Talent   //   August 19, 2022

Bookshelf: Author Ben Casnocha on taking an entrepreneurial approach to your career

This article is part of the WorkLife Bookshelf series, which features interviews with authors of recently-published, notable books tackling topics relevant to future of work trends.

Everyone should approach their career as if they were launching a startup.

That’s the main premise of the newly revised and updated edition of The Startup of You: Adapt, Take Risks, Grow Your Network, and Transform Your Career, by LinkedIn co-founder Reid Hoffman and venture capitalist Ben Casnocha. It reads like a handbook that examines the strategies and skills needed to thrive in today’s workplace featuring job searching tips, advice for taking career risks, guidance on how to achieve a competitive advantage at work, and improving your networking skills.

Casnocha spoke to WorkLife about the updated version how it relates to today’s unique world of work.

This interview has been edited for clarity and flow.

Why do relationships matter, and why do we need to build a network of alliances?

Relationships matter to your career no matter the organization or level of seniority you find yourself in because every job boils down to people. The people you spend time with shape who you are and who you become. As the saying goes, “It’s not what you know but who you know.” In The Startup of You, Reid [Hoffman] and I argue that it’s both. The combination of what you know and who you know is a powerful force. We’re saying that if you focus on your strengths and skills, and leverage your professional allies, these are your primary tools for a satisfying career.  Hence the importance of building a network of allies.

Would you say self-promotion within professional networks is key to success?

It’s one of the keys to success, yes. If you don’t let people know, how will they know?  Leverage your professional networks to get the word out about your goals. Whether you’re looking for a promotion, to change careers, to cultivate a new professional interest or skill, or even to grow your network — let people know.  But be sure that you’re not all sizzle and no steak. That means your online brand needs to be complimentary to your real-world offline relationships and reflective of substantive career assets, not a substitute for them.

How can people looking to make a professional change set themselves apart?

If you want to chart a course that differentiates you from other professionals in the marketplace, the first step is being able to complete the sentence “A company would hire me over other professionals because…” What are you offering that’s hard to come by? What is most relevant is to understand your competitive advantage. This includes your strengths, interests, experiences, and your network of contacts. Understanding these will help you answer that question with confidence and that is more relevant than listing your skills, even if they are many.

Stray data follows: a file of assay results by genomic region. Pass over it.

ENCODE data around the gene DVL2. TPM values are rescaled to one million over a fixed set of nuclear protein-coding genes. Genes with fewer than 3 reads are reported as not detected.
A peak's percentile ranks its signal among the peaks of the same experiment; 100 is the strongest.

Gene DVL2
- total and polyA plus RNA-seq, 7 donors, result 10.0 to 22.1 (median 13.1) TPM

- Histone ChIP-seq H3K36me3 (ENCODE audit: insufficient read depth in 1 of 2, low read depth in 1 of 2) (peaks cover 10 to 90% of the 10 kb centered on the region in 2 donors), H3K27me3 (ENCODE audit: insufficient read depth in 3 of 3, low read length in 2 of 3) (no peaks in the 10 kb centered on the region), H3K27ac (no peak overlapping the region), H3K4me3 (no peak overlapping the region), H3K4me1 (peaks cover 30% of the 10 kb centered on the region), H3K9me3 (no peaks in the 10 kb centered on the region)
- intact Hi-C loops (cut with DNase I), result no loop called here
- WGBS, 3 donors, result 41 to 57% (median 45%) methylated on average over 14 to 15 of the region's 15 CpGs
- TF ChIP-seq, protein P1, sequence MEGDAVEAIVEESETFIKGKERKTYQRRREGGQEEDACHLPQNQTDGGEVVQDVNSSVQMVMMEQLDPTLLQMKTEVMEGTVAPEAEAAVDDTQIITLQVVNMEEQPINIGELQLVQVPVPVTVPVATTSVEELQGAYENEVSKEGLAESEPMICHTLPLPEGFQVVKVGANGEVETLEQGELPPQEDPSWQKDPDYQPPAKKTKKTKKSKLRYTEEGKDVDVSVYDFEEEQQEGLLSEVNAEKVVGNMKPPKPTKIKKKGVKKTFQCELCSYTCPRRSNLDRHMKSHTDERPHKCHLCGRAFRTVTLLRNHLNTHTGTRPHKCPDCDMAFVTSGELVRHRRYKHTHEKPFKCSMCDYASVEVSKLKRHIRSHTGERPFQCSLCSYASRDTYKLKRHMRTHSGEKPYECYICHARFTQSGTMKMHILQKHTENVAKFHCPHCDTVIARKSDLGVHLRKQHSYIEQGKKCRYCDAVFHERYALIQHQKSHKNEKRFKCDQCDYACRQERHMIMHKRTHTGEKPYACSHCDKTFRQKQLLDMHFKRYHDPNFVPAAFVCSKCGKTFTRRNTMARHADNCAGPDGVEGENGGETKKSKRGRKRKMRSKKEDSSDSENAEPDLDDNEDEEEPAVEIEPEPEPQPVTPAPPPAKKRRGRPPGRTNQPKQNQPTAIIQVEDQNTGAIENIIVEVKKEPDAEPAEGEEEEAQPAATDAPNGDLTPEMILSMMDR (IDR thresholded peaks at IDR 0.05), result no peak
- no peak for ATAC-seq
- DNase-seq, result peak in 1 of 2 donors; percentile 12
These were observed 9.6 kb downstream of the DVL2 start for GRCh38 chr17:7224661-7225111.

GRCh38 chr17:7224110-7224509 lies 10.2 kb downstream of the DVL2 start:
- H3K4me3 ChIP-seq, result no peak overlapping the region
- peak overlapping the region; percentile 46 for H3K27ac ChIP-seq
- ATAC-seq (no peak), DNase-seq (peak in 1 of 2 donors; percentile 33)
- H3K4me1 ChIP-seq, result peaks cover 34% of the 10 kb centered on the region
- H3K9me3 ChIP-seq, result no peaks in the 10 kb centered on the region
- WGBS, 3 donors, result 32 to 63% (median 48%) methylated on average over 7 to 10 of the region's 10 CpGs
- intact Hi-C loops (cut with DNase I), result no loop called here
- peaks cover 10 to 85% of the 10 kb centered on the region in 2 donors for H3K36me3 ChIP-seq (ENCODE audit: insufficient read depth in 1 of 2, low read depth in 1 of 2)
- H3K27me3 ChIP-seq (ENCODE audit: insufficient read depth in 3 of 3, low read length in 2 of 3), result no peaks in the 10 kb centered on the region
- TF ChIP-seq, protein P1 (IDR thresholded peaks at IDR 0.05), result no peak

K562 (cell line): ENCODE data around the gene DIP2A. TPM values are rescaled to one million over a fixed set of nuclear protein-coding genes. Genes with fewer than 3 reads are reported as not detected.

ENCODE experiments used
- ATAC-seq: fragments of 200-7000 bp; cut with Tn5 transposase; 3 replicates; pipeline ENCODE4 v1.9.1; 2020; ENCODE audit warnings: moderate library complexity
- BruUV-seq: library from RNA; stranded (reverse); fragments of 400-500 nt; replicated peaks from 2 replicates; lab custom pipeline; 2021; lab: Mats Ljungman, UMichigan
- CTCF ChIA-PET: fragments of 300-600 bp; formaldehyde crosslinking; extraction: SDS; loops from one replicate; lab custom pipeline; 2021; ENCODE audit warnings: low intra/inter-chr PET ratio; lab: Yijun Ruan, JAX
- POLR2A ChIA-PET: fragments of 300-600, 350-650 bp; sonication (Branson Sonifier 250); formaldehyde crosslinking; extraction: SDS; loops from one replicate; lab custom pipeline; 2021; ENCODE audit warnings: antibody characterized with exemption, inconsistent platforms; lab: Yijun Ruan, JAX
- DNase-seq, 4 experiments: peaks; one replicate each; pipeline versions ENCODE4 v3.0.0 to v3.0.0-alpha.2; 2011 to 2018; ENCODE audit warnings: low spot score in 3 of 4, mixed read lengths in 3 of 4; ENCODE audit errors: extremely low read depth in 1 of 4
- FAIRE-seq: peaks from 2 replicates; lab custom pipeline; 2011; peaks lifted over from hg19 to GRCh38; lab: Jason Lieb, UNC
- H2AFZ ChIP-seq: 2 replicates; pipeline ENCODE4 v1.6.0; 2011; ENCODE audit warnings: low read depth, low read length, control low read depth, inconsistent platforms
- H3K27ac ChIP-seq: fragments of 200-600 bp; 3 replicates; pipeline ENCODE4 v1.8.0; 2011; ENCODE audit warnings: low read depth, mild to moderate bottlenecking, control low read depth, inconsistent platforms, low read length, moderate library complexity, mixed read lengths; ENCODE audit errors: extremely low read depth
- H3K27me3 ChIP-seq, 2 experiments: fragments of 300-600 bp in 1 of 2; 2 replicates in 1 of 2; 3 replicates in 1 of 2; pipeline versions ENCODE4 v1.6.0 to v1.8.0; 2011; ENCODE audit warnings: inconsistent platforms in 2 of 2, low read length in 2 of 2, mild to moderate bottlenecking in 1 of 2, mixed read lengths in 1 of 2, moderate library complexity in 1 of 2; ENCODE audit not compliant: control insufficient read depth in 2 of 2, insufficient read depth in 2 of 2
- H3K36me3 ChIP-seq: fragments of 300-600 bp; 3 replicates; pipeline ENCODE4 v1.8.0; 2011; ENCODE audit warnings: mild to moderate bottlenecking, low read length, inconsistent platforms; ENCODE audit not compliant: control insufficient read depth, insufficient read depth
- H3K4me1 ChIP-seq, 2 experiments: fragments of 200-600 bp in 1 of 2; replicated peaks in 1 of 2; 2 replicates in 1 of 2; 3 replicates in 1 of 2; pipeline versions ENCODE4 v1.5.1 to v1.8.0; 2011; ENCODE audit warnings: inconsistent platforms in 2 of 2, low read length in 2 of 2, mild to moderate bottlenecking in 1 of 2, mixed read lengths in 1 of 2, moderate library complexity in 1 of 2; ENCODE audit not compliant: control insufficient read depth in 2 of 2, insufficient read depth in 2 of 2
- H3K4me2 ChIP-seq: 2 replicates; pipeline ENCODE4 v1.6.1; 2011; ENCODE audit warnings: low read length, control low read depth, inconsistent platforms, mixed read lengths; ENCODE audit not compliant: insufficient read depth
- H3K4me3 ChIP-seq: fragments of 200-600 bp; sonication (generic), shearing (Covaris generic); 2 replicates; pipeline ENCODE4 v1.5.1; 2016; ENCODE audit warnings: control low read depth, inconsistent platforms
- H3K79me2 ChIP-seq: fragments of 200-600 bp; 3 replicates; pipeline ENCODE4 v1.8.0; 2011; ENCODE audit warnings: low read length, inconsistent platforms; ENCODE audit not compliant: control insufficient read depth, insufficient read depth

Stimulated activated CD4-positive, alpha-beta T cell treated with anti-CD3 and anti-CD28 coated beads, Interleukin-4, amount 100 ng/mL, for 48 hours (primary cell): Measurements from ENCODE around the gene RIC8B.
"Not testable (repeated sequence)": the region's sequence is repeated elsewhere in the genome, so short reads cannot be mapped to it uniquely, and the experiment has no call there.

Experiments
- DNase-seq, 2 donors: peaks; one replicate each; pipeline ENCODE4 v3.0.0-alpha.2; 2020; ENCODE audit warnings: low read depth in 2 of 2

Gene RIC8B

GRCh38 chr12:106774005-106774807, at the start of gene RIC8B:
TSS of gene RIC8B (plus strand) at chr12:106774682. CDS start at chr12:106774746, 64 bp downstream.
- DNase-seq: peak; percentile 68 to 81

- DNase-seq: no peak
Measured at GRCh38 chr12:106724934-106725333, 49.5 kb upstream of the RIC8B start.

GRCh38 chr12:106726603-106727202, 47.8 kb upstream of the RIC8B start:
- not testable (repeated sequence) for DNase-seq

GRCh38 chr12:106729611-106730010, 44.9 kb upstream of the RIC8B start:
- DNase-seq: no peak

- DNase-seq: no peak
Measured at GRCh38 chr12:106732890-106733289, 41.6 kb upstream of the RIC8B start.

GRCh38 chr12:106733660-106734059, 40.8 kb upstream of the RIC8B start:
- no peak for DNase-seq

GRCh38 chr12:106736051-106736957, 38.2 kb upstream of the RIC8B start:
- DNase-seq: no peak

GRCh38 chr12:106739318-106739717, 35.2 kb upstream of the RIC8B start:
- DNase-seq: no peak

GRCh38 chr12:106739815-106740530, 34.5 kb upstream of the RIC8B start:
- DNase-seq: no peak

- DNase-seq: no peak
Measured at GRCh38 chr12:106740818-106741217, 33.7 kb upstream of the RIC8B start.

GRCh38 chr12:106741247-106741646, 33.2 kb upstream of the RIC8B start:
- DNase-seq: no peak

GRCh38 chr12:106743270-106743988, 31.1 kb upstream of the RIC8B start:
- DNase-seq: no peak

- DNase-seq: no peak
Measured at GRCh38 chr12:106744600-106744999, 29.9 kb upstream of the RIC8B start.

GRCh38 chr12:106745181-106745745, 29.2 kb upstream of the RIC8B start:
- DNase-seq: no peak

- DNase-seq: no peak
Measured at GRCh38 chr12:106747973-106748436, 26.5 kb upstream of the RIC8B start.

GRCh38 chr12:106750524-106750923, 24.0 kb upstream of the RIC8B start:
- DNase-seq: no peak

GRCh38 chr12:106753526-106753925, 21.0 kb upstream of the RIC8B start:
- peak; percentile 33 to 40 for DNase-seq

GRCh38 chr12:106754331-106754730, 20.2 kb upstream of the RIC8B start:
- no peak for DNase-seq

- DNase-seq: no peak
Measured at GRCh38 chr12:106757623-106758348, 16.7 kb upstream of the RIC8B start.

Why is the key to success thinking and acting like an entrepreneur?

In the book we say “society flourishes when people think entrepreneurially” — this is as true for individual lives as it is for society. The mindset of thinking entrepreneurially is a massive competitive advantage. Entrepreneurs are nimble. They invest in themselves. They build their professional networks. They take intelligent risks. They make uncertainty and volatility work to their advantage. In other words, they take full responsibility for the outcome. If a person operates this way in their career, no matter their professional position or industry, they are bound to create better “luck” for themselves. 

What’s the best way to adapt to the future of work? You talk about ‘investing in yourself’ as a great path to achieving results.

The best way to adapt is to be adaptable. Learning to think like an entrepreneur is going to help you immeasurably.  Continue to deepen and strengthen your competitive advantage. This requires strategic thinking about what the alignment of your assets, aspirations and the market realities can yield for you. Make your plan, adapt as needed, and take action.

What advice do you have for people considering a start-up or their own business?

One key aspect of the process of making that decision is assessing risk.  Answer the questions “if the worst-case scenario comes to pass, would I still be in the game?” and “if I get pummeled, can I get back up?” In the book we talk about thinking hard before walking through a one-way door. One great way to test out your ideas before leaving a career behind is the side-hustle strategy. This strategy is applicable across many areas: if you have a business idea you want to pursue, a skill you want to learn, a relationship you want to form, or some other curiosity or aspiration, start it as a side project and see where it goes.

What advice do you have for navigating the modern workplace, particularly in light of how the pandemic impacted careers and jobs?

Even before the pandemic, we’ve entered a brave new professional world.  Massive large scale changes have occurred, from where we work, to how we communicate, to shifts in culture, to political upheavals, and yes to global pandemics. Startup mindsets and strategies are sure to help you expand your network, gain a competitive edge, and land better career opportunities. That’s why we updated the book — we believe that if you want to seize the new opportunities and meet the challenges of today’s career landscape, you need to think and act like you’re running a startup: your career.

The Startup of You: Adapt, Take Risks, Grow Your Network, and Transform Your Career is published by Penguin Random House.